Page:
Europe South Asia Asia Pacific Americas Middle East Africa BBC Homepage World Service Education
BBC Homepagelow graphics version | feedback | help
BBC News Online
 You are in: Sport: Cricket
Front Page 
UK Politics 
Rugby Union 
Rugby League 
Talking Point 
In Depth 
Thursday, 24 February, 2000, 17:19 GMT
Richards gracious in defeat

When the West Indies ruled the world....Viv Richards hits out against England at Headingly in 1976

Former West Indies captain Sir Vivian Richards has given his support to the man who beat him to the post of new national coach.

Roger Harper, the 36-year-old former West Indies and Northamptonshire all-rounder was given the job although Richards, the former captain, was the popular choice.

Harper: Wants the Windies to play more competitive cricket
"The most important thing is West Indies cricket," said Richards, the only West Indies captain never to have lost a Test.

"And we can never, ever forget the objective, which is the success of the team. The important thing to remember is that West Indies cricket is much bigger than individuals who make the decisions."

Harper, who played 25 tests and 105 one-day internationals between 1983 and 1995 (some of them under Richards), will take the helm with the national game at an all-time low.

West Indies lost both tests and all five one-day matches on their recent New Zealand tour.

Former captain Richards, who was interim coach for those matches, was turned down for the post.

He was the favoured choice of current skipper Brian Lara, who has resigned the captaincy in the wake of his side's slump.

Lara: Not at the top of his game
Richards' supporters believe that the West Indies Cricket Board chose to insist on a host of coaching qualifications in order to exclude the him from the running.

The WICB guidelines required the successful candidate to have an "advanced coaching certificate and certification or training in sports psychology and evidence of on-going development in the field, or a combination of training and experience as a test or first class player."

Antigua's sports minster Guy Yearwood has criticised the appointment.

"To be certified does not necessarily mean that you are the best man for the job. Knowledge of the game and experience are worth more than anything in this entire world," he said.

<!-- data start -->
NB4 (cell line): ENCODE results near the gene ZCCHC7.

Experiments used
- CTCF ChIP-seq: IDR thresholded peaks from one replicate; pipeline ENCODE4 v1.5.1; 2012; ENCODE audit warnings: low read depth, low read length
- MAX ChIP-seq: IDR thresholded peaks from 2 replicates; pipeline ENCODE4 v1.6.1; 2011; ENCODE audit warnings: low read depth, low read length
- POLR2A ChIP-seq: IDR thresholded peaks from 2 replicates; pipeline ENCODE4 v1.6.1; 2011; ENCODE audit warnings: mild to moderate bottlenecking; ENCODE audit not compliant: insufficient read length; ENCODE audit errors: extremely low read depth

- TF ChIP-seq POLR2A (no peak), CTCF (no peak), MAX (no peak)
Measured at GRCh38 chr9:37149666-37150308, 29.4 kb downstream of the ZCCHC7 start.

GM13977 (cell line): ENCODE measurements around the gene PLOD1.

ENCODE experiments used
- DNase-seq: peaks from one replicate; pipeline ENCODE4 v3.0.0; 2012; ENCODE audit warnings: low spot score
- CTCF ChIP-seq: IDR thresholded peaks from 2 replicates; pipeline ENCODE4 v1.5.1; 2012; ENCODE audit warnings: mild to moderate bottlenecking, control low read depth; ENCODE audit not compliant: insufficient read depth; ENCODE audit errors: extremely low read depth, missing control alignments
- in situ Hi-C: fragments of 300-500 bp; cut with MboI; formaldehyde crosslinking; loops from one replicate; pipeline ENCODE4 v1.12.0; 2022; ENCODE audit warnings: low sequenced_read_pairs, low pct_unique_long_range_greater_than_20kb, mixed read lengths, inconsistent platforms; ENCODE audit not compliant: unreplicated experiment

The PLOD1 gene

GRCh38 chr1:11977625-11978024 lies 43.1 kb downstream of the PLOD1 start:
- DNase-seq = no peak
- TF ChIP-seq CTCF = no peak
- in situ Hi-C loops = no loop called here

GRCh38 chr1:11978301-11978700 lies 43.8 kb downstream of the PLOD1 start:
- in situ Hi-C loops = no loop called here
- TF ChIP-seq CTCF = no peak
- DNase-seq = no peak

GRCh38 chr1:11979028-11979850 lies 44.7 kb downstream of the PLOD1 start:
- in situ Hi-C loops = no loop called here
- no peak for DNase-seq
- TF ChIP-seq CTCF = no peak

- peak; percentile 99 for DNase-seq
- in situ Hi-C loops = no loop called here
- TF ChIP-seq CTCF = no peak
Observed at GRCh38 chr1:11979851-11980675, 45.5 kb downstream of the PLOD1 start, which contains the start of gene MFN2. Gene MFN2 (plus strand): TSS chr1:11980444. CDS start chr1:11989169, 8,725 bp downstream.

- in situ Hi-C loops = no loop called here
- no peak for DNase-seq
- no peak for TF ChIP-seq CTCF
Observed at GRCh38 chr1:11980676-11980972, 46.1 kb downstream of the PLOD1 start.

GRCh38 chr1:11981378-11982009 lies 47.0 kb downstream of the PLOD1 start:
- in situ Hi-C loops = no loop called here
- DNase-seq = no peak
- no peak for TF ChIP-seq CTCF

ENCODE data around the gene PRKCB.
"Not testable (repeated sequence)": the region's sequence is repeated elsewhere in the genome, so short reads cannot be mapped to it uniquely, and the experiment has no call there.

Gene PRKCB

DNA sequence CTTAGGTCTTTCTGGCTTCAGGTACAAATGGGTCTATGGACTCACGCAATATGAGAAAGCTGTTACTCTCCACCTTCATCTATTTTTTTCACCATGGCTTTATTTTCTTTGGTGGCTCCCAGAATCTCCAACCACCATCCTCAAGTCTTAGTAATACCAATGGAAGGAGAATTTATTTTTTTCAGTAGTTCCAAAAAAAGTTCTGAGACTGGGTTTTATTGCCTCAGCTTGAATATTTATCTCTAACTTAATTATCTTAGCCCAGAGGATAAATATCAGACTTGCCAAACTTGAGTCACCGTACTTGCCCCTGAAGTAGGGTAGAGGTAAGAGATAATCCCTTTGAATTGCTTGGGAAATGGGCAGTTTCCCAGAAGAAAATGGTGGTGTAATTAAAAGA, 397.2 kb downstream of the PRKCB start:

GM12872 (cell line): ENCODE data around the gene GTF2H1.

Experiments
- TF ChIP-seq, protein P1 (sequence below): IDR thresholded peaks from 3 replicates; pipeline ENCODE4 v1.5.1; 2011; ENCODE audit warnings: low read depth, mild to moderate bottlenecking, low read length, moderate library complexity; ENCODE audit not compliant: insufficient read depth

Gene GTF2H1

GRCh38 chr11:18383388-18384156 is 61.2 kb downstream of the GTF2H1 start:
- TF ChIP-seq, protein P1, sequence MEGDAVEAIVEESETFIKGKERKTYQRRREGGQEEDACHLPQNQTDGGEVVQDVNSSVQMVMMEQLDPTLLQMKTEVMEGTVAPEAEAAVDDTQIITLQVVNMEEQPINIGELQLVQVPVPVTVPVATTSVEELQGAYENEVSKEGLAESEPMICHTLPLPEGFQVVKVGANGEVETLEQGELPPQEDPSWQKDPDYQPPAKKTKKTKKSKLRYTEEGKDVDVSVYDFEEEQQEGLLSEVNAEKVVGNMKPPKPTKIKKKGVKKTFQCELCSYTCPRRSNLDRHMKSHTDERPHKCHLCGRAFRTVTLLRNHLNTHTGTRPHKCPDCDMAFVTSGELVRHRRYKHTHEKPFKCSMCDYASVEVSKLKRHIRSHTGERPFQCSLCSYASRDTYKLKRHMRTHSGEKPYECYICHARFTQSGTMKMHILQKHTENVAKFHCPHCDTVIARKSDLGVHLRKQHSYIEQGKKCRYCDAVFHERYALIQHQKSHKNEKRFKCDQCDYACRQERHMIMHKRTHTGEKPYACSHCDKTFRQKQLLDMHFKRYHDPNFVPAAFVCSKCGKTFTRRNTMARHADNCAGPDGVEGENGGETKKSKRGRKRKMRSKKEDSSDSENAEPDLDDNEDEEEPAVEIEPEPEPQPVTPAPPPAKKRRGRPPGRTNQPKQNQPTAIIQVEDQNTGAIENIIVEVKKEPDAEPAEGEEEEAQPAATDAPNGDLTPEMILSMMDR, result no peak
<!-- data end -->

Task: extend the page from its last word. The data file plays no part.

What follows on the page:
Richards played 121 Tests for the West Indies, scoring 8,540 runs.

But is is Harper who has the job of revitalising the fortunes of the once-great cricketing nation.

Harper, who has has coached the A-Team over the last three seasons, says the Test side needs to become more competitve - and that means playing more cricket.

Another priority will be the development of young talent.

"I think a problem is that a number of young players are coming into the team without much preparation.

"That is the key to the young players doing well."

"We also have to teach our youngsters properly, they need a properly structured coaching system. We need to get the youngsters and have them taught the basics at an early age and have a framework developed that allows the youngsters to progress through the various stages."

Harper's job starts with Test series against Zimbabwe and Pakistan, and a triangular limited overs tournament with those two sides, in the Caribbean between March 4 and May 29.

His assistant will be Jeff Dujon, another former West Indies Test player.

Search BBC News Online

Advanced search options
Launch console
Cricket Contents

See also:
29 Apr 99 |  West Indies
Richards asked to give Windies a hand
27 Jan 98 |  Cricket
Holding slams state of Windies cricket
10 May 99 |  West Indies
What next for Windies cricket?
17 Feb 98 |  From Our Own Correspondent
Decline Of Cricket In The Caribbean
09 Dec 97 |  Cricket
The rise and fall of the Windies
26 Dec 99 |  Cricket
Lloyd in need of a rest
05 Nov 99 |  Cricket
At a glance: Marshall tributes
Links to other Cricket stories are at the foot of the page.